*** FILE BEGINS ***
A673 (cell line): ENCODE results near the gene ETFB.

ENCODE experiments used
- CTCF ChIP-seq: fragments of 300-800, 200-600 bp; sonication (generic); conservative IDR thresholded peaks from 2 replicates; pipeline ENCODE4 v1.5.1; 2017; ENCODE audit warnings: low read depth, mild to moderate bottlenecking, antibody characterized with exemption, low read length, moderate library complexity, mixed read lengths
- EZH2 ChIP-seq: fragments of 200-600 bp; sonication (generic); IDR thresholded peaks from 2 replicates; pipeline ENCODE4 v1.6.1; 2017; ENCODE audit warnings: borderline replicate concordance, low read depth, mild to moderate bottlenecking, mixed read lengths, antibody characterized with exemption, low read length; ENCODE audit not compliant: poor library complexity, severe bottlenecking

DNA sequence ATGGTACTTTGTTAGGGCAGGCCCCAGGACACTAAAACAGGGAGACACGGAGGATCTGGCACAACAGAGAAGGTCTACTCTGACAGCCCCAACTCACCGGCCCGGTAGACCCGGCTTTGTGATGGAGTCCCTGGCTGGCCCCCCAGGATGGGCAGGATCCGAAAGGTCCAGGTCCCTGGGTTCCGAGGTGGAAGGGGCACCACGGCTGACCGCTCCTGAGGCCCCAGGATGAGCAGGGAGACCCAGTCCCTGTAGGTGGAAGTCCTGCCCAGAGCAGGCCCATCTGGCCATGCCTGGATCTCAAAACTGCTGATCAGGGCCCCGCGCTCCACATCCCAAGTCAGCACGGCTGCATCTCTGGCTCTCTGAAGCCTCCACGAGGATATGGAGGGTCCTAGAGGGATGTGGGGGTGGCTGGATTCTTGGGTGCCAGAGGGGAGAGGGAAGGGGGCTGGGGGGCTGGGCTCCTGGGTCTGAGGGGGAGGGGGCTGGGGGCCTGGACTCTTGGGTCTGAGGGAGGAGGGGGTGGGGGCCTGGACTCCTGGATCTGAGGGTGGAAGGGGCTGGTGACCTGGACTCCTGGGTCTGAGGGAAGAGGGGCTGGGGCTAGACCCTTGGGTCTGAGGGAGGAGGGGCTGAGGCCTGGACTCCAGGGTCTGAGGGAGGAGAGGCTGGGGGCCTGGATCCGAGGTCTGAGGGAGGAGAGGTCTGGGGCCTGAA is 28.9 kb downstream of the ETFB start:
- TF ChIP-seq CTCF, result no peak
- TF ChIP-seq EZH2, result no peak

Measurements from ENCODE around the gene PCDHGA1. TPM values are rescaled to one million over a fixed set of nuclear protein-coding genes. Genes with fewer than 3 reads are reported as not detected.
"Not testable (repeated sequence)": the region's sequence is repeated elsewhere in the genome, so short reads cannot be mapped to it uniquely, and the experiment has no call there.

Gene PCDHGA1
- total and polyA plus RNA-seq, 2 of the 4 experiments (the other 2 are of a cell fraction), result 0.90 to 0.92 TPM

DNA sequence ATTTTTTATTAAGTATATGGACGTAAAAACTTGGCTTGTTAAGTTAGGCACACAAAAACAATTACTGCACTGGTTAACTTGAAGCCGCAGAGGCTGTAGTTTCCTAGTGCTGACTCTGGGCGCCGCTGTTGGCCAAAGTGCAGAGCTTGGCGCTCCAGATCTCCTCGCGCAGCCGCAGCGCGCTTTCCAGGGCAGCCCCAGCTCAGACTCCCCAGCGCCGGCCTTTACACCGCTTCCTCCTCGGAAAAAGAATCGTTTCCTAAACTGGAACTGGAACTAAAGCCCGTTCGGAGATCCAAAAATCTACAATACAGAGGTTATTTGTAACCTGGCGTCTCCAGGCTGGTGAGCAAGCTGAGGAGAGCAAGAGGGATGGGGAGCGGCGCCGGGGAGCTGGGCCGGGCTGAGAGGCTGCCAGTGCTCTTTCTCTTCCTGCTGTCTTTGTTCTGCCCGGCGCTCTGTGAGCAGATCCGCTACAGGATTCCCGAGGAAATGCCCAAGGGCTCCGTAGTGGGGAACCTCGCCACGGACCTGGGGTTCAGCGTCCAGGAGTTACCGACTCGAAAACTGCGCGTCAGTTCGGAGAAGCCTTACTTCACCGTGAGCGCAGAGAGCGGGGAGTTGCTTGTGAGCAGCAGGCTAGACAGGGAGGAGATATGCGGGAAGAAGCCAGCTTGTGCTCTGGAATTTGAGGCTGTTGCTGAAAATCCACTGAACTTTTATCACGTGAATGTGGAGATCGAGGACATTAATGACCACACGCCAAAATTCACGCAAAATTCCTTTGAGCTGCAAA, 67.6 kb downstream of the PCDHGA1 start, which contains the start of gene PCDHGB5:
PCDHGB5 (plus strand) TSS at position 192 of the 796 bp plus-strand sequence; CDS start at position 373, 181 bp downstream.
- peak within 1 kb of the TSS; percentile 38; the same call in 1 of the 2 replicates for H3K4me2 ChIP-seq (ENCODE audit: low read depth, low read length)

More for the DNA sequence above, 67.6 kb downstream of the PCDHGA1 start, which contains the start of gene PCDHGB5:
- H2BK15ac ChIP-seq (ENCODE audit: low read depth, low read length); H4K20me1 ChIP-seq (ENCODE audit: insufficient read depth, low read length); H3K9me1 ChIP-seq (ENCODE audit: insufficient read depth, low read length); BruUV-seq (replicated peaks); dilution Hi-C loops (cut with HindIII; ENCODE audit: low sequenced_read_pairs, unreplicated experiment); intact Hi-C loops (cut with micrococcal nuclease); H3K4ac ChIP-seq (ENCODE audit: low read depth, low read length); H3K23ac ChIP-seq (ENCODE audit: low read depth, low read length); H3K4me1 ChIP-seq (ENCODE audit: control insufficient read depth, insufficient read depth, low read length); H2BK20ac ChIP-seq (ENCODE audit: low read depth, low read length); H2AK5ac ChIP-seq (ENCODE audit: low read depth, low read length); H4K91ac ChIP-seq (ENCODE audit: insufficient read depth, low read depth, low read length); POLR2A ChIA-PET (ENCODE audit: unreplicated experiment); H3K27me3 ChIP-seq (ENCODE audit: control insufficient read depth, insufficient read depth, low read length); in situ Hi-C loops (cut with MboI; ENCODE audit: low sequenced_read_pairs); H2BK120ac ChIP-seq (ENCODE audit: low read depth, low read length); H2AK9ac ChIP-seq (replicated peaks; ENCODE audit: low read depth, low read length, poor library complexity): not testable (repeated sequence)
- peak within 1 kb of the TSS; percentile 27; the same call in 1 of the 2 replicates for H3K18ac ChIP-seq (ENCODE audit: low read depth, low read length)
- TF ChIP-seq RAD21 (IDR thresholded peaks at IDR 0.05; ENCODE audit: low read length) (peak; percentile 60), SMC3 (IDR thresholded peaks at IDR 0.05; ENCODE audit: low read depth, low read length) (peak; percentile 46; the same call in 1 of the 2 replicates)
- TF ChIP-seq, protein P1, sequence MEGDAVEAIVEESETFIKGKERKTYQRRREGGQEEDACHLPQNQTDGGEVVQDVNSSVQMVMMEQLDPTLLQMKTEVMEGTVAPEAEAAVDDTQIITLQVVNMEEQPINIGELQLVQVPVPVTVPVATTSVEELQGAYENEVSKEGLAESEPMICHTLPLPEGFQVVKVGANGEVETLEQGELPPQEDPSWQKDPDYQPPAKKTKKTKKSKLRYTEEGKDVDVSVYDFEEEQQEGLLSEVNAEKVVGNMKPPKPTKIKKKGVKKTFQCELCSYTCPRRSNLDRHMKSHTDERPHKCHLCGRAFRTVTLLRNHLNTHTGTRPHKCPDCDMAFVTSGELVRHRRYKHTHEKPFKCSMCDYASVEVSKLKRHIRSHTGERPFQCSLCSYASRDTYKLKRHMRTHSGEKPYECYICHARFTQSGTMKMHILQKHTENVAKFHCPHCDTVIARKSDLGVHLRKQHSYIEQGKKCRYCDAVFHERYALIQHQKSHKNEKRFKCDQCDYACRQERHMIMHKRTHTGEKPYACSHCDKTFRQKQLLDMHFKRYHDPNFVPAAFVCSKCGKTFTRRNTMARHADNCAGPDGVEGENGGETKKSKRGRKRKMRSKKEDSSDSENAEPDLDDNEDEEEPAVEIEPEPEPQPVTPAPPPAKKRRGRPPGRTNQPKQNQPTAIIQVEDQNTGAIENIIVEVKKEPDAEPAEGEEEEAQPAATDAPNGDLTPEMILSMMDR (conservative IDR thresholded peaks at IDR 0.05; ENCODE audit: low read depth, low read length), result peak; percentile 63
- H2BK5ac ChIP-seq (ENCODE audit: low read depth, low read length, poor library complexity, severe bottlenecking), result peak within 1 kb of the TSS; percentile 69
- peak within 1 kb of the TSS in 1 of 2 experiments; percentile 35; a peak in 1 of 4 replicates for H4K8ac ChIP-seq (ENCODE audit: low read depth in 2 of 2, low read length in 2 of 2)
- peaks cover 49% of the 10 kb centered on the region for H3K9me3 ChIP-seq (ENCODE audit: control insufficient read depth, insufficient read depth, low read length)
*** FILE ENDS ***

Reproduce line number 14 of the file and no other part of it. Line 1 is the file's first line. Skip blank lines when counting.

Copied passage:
- peak within 1 kb of the TSS; percentile 38; the same call in 1 of the 2 replicates for H3K4me2 ChIP-seq (ENCODE audit: low read depth, low read length)